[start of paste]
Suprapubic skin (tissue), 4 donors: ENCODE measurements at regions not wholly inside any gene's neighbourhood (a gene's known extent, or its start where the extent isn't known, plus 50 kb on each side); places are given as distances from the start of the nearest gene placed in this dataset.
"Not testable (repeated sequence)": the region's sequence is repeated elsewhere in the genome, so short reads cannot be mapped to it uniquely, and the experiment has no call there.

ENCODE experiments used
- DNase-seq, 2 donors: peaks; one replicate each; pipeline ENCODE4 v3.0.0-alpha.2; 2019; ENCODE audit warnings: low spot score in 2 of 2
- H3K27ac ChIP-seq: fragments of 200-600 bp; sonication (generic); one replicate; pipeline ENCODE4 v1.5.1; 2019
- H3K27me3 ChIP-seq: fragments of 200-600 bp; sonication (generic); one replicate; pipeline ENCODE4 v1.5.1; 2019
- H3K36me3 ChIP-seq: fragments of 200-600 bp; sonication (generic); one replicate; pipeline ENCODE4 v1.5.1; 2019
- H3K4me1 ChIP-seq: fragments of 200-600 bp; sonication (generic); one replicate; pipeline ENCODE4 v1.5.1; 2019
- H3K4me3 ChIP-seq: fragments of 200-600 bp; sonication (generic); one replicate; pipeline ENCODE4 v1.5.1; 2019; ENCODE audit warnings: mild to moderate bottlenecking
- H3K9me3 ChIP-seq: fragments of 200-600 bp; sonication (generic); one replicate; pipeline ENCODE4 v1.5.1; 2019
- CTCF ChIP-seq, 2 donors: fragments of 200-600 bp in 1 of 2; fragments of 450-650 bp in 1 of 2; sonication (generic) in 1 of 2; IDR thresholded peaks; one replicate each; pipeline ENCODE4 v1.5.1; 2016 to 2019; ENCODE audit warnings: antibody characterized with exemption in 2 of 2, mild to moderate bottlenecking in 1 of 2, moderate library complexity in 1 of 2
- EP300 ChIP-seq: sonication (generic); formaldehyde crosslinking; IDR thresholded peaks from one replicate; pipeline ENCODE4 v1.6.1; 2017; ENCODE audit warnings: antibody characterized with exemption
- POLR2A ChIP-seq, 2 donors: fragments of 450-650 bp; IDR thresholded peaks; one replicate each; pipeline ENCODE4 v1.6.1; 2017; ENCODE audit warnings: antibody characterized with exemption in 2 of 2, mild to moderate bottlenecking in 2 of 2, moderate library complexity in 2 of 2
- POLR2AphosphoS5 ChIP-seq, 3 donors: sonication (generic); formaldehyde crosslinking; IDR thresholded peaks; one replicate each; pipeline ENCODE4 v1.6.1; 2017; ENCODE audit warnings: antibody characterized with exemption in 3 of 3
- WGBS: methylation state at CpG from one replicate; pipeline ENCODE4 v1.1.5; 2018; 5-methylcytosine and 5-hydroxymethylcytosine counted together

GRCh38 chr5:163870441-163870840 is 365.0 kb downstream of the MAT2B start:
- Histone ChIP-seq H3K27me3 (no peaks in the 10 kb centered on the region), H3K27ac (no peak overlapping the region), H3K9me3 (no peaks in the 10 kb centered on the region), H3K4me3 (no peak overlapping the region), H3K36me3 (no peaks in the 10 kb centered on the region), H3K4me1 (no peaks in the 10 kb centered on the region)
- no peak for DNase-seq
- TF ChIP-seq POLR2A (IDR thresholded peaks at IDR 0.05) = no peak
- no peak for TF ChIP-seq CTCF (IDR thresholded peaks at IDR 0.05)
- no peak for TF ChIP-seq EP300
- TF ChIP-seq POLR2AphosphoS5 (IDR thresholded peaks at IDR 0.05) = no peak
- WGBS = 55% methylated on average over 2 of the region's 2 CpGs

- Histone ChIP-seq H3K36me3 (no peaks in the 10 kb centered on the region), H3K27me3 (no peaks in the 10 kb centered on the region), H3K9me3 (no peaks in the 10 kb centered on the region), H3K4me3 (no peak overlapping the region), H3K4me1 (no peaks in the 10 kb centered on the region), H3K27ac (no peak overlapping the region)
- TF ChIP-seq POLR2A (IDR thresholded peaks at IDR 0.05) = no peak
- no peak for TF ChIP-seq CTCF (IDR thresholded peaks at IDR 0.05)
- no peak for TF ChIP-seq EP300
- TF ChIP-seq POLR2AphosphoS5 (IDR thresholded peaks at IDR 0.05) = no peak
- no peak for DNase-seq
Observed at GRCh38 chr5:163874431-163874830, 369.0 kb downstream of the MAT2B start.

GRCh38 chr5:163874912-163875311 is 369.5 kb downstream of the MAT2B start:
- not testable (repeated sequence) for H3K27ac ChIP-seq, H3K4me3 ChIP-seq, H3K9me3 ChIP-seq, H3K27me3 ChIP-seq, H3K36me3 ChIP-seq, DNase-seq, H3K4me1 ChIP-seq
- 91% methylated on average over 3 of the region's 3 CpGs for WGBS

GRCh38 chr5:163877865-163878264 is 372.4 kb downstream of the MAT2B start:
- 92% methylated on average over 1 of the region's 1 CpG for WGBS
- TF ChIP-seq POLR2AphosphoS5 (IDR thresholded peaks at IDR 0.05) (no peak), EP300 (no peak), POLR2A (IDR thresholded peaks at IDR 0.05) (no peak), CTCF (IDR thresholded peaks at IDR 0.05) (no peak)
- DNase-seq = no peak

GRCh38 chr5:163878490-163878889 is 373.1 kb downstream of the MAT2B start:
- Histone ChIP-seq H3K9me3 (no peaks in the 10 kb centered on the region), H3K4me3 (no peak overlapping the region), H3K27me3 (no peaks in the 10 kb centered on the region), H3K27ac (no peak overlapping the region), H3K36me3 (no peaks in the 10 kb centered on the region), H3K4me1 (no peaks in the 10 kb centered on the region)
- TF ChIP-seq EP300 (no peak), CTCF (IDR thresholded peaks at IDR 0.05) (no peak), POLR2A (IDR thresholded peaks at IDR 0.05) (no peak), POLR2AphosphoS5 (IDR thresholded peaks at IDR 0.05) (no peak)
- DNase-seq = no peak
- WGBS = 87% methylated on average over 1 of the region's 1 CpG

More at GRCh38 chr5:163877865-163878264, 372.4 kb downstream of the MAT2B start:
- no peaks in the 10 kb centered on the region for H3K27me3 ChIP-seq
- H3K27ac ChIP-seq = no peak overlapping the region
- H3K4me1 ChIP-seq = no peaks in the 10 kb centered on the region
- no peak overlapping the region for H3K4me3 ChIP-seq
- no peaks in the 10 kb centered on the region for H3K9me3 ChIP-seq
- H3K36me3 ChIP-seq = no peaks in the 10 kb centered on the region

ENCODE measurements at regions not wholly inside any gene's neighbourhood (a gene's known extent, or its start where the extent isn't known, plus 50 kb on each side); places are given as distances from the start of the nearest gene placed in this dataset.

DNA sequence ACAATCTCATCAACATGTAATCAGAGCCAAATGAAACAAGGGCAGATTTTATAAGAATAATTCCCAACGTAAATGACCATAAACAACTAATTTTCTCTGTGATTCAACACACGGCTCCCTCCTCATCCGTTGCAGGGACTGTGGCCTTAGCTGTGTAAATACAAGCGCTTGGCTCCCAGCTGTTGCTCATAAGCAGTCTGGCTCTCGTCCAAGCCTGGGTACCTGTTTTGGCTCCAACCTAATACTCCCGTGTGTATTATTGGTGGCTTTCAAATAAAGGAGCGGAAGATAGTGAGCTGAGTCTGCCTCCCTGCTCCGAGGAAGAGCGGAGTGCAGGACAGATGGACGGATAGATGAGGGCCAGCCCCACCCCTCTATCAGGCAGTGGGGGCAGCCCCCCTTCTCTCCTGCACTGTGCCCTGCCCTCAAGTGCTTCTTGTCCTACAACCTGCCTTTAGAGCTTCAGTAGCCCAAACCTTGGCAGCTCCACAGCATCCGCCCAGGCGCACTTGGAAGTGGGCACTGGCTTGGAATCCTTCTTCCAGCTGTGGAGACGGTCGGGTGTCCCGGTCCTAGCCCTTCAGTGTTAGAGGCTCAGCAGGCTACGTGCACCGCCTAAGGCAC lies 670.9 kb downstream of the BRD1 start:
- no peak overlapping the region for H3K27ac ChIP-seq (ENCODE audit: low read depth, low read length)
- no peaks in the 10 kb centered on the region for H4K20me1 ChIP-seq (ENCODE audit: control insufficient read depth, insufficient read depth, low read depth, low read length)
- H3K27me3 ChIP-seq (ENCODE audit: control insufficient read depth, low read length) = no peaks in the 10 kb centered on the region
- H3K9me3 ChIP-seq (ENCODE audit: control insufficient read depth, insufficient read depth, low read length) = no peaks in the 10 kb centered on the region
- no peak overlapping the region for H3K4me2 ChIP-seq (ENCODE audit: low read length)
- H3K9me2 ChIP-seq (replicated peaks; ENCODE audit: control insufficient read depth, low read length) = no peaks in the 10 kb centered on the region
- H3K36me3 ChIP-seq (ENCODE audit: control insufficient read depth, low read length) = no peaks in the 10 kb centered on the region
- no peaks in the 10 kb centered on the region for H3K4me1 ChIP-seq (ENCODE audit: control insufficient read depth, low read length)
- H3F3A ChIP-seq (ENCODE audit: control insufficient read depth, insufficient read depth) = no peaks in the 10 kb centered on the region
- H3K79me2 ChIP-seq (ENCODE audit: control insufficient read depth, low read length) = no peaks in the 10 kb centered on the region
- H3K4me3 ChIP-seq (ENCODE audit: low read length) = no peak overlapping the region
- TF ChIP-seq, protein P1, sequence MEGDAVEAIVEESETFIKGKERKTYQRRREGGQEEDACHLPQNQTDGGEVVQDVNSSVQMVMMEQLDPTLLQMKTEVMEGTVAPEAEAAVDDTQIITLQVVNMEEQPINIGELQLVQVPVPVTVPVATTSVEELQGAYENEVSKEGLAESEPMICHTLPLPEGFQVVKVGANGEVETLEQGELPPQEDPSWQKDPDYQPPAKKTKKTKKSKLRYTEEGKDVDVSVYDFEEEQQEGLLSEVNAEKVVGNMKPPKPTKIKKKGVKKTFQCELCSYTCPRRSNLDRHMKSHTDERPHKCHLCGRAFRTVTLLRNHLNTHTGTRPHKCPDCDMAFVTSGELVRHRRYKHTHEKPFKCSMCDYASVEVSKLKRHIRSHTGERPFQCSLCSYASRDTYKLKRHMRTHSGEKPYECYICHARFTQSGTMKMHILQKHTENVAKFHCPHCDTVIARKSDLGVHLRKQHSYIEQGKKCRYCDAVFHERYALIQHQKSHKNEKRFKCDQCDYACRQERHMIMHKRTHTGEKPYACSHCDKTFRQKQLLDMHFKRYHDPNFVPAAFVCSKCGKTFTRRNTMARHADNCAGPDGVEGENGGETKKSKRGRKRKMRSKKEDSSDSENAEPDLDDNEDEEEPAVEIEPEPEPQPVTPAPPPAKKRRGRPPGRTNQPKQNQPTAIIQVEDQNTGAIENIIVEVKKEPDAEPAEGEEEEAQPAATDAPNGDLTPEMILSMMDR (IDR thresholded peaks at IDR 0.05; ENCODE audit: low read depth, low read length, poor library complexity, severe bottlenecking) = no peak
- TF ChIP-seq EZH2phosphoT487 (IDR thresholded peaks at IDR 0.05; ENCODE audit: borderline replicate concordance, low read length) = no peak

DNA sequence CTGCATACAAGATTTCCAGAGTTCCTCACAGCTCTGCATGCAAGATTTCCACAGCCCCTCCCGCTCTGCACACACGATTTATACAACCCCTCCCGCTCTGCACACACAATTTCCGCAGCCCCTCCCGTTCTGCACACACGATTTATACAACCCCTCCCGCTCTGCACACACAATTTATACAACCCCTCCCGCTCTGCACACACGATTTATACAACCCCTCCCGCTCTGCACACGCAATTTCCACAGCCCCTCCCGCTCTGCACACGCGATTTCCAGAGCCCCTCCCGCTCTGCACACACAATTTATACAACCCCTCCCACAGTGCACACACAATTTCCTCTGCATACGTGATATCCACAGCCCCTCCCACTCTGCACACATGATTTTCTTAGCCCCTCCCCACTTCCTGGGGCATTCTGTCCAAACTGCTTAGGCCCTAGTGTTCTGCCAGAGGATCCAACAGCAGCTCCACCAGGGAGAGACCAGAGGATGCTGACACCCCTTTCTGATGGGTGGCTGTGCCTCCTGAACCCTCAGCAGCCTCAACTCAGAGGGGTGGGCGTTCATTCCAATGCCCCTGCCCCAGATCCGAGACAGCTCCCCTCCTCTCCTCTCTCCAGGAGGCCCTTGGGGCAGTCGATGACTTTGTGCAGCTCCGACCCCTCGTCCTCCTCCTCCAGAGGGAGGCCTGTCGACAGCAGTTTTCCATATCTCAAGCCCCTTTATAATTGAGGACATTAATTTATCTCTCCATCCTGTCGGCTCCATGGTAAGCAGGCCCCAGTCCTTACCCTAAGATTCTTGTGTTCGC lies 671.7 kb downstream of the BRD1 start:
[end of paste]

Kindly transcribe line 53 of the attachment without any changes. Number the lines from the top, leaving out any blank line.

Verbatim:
- no peaks in the 10 kb centered on the region for H4K20me1 ChIP-seq (ENCODE audit: control insufficient read depth, insufficient read depth, low read depth, low read length)